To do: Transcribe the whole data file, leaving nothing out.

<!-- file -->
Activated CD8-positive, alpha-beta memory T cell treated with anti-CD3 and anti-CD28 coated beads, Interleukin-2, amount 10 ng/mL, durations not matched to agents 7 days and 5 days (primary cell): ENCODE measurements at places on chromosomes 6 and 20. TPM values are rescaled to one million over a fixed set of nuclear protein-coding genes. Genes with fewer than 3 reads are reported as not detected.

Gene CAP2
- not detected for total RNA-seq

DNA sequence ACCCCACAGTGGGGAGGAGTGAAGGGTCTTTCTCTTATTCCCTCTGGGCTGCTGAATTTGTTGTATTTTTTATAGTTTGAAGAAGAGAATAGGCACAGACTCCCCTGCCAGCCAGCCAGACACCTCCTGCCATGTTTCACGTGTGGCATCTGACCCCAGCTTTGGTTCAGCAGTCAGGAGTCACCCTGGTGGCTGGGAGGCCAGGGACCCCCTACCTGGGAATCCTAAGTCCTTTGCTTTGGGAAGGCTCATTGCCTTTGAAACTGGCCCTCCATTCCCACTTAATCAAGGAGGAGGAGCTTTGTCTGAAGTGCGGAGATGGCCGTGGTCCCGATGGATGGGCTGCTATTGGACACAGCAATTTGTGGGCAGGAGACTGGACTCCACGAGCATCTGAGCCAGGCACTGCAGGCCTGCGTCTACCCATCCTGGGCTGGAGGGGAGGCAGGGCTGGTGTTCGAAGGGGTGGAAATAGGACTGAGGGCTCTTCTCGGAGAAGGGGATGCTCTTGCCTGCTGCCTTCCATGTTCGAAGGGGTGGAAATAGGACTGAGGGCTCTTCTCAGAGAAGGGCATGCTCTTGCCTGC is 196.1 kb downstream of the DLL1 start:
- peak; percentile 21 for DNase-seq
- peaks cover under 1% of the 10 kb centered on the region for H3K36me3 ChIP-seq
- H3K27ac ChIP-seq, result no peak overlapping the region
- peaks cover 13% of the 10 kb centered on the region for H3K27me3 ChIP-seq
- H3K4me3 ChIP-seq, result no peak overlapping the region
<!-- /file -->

Activated CD8-positive, alpha-beta memory T cell treated with anti-CD3 and anti-CD28 coated beads, Interleukin-2, amount 10 ng/mL, durations not matched to agents 7 days and 5 days (primary cell): ENCODE measurements at places on chromosomes 6 and 20. TPM values are rescaled to one million over a fixed set of nuclear protein-coding genes. Genes with fewer than 3 reads are reported as not detected.

Gene CAP2
- not detected for total RNA-seq

DNA sequence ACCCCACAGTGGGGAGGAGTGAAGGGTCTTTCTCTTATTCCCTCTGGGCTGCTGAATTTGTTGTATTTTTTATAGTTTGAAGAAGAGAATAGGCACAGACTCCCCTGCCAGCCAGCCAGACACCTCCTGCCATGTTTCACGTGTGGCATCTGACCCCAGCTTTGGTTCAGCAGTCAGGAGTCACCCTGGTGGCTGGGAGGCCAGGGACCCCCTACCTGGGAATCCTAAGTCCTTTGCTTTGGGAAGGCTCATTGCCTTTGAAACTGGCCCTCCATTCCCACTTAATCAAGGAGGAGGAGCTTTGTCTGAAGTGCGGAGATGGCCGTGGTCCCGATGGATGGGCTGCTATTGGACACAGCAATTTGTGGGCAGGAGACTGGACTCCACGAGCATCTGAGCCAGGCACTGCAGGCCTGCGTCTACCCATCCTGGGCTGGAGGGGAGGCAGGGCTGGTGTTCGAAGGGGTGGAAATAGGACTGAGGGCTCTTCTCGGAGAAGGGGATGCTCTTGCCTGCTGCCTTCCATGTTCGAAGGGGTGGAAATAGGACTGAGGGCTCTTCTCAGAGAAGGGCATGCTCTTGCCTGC is 196.1 kb downstream of the DLL1 start:
- peak; percentile 21 for DNase-seq
- peaks cover under 1% of the 10 kb centered on the region for H3K36me3 ChIP-seq
- H3K27ac ChIP-seq, result no peak overlapping the region
- peaks cover 13% of the 10 kb centered on the region for H3K27me3 ChIP-seq
- H3K4me3 ChIP-seq, result no peak overlapping the region